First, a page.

In essence, Netherland is a story about a man whose wife leaves him in the physical and emotional upheavals that follow the events of September 11, 2001 in New York City. Van den Broek was born in Holland, where he grew up in a relatively bucolic setting, doted upon by his mother, becoming, among other things, an avid and—we gather—fairly skilled player of the complex, drawn-out game of cricket. His wife Rachel is a native of London, where as an adult van den Broek has established a solid career in equities analysis. They have moved together to NYC on the only kind of lark that could meet the requirements of a financial analyst–both of them are capable of earning excellent livings, they can afford to live where they want to live (TriBeCa), and NYC is not so foreign to them that they are unable to easily adapt. But then dawns the morning of 9/11 and by day’s end everything that is not dead or destroyed is fractured—including the relationship between Hans and Rachel. Their apartment is near Ground Zero, and they move into a suite in the Chelsea Hotel during the ensuing clean-up; it is from those quarters that their fractures become palpable, and Rachel decides—for political as well as emotional reasons—that she must leave New York.

Rachel takes their son back to her parents’ home in London; Hans stays in New York, hoping his family will return and everything will go back the way it was, and in the meantime flying back and forth for unsatisfactory visits to London every other weekend. He lives out the times between his trips in a state of rage at Rachel and his circumstances, and a kind of fog (a “neverland,” if you will) in which the importance of the family, career and future he has so painstakingly constructed collapse into meaninglessness. By happenstance rather than design, he becomes part of a pickup team of primarily West Indian cricket aficionados, who bring their own rules and expectations for the game –most of which are substandard according to van den Broek’s “old world” expectations for space and greenery. Based on their mutual love for cricket, and despite their vastly different childhood associations with it, van den Broek develops an odd friendship with a Trinidadian umpire named Chuck Ramkissoon, a doomed blend of small-criminal-mindedness, charm, and overwhelmingly naïve optimism regarding his potential to attain fame and fortune on American soil.

I have read several reviews of Netherland that described it as reflecting a post-9-11 world view among North Americans and Britons that is characterized by despair if not utter hopelessness. These reviewers interpret the dissolution of the narrator’s marriage, and its subsequent resumption on vastly different terms (less passionate, more resigned)—not to mention his ‘descent’ into disillusionment with the American Dream as personified by Ramkissoon—as reflecting a resignation and diminishment of expectation on the part of thinking society as a whole.

I disagree. While it is true that this novel portrays a new way of looking at reality than has traditionally been the case in my experience, either in the real world or in literary fiction, to me the perspective fashioned by its author is full of hope, and grounded in reality rather than strung by fragile threads on airy dreams. The confrontation during which van den Broek speaks the “truth” about Ramkissoon, calling him on his fabrications, dishonesties and fantasies, his ultimate return to the U.K. (which coincides with his relinquishing of the personal promises of self-realization that were offered by New York City)–even his obvious patience in waiting for his partner to resume her relationship with him—suggest that over the course of the novel, Hans van den Broek has attained a maturity that is strong enough on which to build a future.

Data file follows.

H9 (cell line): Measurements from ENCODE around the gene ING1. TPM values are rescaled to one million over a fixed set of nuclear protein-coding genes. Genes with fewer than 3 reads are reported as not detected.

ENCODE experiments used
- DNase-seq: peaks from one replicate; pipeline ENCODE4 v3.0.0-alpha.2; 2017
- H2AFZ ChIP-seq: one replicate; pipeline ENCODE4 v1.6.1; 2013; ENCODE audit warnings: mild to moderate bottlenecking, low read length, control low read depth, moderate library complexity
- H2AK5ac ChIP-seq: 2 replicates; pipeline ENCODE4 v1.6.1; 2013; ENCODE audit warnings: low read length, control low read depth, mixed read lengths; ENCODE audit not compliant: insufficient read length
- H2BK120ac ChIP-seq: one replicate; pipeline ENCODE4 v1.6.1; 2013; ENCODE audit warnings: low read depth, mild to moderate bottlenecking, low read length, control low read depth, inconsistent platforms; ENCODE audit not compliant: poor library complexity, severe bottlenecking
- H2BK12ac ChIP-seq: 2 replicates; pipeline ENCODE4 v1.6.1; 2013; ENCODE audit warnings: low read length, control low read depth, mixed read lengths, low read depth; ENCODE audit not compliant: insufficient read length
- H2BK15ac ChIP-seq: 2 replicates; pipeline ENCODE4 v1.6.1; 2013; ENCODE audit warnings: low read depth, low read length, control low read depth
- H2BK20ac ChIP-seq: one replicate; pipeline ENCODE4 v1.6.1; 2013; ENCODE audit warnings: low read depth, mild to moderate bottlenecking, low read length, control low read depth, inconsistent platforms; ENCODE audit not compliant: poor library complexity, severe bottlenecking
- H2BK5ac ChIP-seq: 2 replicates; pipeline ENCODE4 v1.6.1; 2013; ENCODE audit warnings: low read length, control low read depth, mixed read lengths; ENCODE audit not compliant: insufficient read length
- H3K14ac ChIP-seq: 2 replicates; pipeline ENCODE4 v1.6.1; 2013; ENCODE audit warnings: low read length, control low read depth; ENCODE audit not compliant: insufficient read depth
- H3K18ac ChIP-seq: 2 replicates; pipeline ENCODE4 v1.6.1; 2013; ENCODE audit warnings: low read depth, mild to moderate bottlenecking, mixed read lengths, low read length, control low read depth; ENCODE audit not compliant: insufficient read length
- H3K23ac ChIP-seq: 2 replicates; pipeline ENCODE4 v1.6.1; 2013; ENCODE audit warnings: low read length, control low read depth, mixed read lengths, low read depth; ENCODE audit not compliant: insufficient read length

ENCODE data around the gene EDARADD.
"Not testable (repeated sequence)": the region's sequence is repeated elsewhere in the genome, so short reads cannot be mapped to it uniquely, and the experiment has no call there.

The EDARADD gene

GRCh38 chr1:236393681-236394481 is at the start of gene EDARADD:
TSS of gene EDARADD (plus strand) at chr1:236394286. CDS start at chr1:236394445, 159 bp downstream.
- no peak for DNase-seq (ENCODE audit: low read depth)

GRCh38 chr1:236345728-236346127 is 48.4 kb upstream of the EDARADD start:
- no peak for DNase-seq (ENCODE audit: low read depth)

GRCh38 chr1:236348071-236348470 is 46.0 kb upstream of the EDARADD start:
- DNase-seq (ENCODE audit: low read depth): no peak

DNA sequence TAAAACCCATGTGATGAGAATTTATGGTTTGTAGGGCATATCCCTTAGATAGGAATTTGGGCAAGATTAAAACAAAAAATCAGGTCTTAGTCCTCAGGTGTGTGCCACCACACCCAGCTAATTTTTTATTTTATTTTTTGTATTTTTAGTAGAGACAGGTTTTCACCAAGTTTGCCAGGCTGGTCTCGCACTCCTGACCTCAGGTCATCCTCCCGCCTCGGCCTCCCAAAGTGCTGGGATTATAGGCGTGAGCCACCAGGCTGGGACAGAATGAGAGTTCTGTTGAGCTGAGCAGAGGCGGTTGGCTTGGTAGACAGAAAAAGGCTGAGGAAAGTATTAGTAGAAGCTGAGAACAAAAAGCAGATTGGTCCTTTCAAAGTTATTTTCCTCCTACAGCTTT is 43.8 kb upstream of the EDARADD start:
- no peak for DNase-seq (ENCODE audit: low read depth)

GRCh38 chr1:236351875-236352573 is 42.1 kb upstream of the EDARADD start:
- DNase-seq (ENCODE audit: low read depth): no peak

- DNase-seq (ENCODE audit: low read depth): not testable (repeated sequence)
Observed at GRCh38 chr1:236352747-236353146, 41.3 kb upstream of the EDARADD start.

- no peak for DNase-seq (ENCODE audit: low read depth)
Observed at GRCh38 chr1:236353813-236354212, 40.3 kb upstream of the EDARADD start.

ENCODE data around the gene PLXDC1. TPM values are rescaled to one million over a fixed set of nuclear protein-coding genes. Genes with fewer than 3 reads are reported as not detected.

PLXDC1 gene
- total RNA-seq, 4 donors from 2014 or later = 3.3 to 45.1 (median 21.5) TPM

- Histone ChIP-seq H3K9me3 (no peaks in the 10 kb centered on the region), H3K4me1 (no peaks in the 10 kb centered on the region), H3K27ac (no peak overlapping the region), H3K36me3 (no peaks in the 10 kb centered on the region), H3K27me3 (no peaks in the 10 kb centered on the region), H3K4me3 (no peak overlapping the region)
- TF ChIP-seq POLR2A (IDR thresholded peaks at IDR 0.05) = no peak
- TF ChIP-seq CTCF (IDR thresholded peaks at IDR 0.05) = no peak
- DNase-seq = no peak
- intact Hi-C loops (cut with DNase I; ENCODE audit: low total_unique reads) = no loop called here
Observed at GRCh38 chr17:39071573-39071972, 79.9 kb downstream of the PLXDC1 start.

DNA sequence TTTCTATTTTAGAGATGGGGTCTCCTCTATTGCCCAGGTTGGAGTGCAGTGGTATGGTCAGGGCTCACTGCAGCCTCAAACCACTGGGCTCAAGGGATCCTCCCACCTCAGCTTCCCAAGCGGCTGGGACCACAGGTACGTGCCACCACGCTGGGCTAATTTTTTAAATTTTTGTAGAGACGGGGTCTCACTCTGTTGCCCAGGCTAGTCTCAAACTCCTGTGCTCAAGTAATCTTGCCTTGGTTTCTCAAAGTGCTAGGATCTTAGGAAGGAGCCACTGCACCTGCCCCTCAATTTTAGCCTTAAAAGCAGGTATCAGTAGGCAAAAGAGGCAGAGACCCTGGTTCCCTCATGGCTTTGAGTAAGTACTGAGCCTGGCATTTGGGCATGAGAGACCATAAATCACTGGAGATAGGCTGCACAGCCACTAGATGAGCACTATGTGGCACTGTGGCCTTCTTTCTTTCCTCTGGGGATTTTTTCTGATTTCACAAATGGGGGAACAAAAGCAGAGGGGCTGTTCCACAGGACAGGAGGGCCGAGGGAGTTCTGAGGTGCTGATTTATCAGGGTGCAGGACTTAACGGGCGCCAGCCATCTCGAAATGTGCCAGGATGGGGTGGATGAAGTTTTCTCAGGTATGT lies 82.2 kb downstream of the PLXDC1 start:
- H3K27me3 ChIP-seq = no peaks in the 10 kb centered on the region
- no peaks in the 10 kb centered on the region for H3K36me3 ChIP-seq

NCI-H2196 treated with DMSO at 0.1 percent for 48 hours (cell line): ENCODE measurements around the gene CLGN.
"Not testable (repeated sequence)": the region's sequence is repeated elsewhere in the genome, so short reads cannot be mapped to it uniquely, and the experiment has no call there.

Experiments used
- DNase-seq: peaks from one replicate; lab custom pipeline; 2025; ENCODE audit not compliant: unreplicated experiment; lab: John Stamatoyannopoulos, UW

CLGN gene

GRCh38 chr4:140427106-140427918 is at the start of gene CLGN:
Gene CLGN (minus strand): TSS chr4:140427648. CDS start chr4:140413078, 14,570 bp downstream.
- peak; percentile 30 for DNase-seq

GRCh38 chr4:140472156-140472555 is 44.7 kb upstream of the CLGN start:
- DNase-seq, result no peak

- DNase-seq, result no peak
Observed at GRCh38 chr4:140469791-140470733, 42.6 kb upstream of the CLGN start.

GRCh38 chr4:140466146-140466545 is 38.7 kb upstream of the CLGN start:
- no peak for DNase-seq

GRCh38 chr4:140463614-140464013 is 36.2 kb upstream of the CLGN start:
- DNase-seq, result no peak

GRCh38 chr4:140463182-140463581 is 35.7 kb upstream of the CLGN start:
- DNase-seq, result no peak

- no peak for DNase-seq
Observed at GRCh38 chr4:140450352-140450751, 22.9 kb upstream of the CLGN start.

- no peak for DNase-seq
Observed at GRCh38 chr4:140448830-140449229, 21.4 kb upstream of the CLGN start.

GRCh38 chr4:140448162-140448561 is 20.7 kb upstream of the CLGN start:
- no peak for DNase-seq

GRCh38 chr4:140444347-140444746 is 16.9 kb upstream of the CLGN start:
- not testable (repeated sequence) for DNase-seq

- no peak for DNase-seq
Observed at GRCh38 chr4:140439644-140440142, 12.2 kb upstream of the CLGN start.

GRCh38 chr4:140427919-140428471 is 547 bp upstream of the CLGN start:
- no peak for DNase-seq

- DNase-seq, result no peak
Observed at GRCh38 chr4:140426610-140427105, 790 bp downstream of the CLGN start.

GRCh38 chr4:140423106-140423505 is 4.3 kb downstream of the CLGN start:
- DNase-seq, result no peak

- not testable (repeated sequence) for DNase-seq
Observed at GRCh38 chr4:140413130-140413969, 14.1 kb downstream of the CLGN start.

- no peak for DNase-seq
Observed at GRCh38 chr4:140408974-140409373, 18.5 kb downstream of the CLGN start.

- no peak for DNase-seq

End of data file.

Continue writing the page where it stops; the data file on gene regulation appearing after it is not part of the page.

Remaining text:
Much of Netherland is about the game of cricket, and it is a credit to the genius of O’Neill’s writing that a reader can approach the book knowing nothing about the game, hear the narrator sigh mid-explanation about how tired he is of trying to explain it to everyone and give up the attempt, and finish reading the novel still not know anything much about cricket, but have enjoyed the whole book anyway. In that way, it reminded me a little of Field of Dreams vis á vis baseball. I can see a film that will satisfy popular interest coming out of Netherland as well, but this is a far more important book in terms of where we are as a society right now than Field of Dreams ever tried to be. In Netherland, for the first time post 9/11 I have read a book about the disaster that exploded in New York and shook every corner of the world, and seen not only what we've lost, but also what we've gained.

[iCopyright] Copyright 2008 Mary W. Walters

Tuesday, June 17, 2008

Kleinzahler Writes Fine Poems

August Kleinzahler
Sleeping It Off In Rapid City: Poems New and Selected
Farrar, Straus & Giroux, 2008
Hardcover, 234 pages

I discovered August Kleinzahler when I became intrigued by an article based on an interview with him in the New York Times a couple of years ago, and then read a poem on-line that made me draw in my breath because he'd described an experience so precisely that I recognized everything about it. I immediately ordered Green Sees Things In Waves, a book that pleased me no end, and now I have ordered and received Sleeping It Off in Rapid City: Poems New and Selected—a beautiful book physically, and one which is also a volume of truly excellent poems. Sleeping It Off is a compendium of selections from Kleinzahler's earlier books, most of which I have not yet read, along with some new poems. A few of my favourites so far (I am just finishing the first section of five) are "Shoot The Freak" and "A Valentine: Regarding the Impracticability of Our Love." In addition to his magical way with words and images, I love the way Kleinzahler keeps the quotidian with him when he writes: it is everywhere in his poems, not crushing his work, but rather informing it. He brings popular culture and day-to-day events unexpectedly together with the larger issues that plague us and intrigue us, revealing all of it in a new way.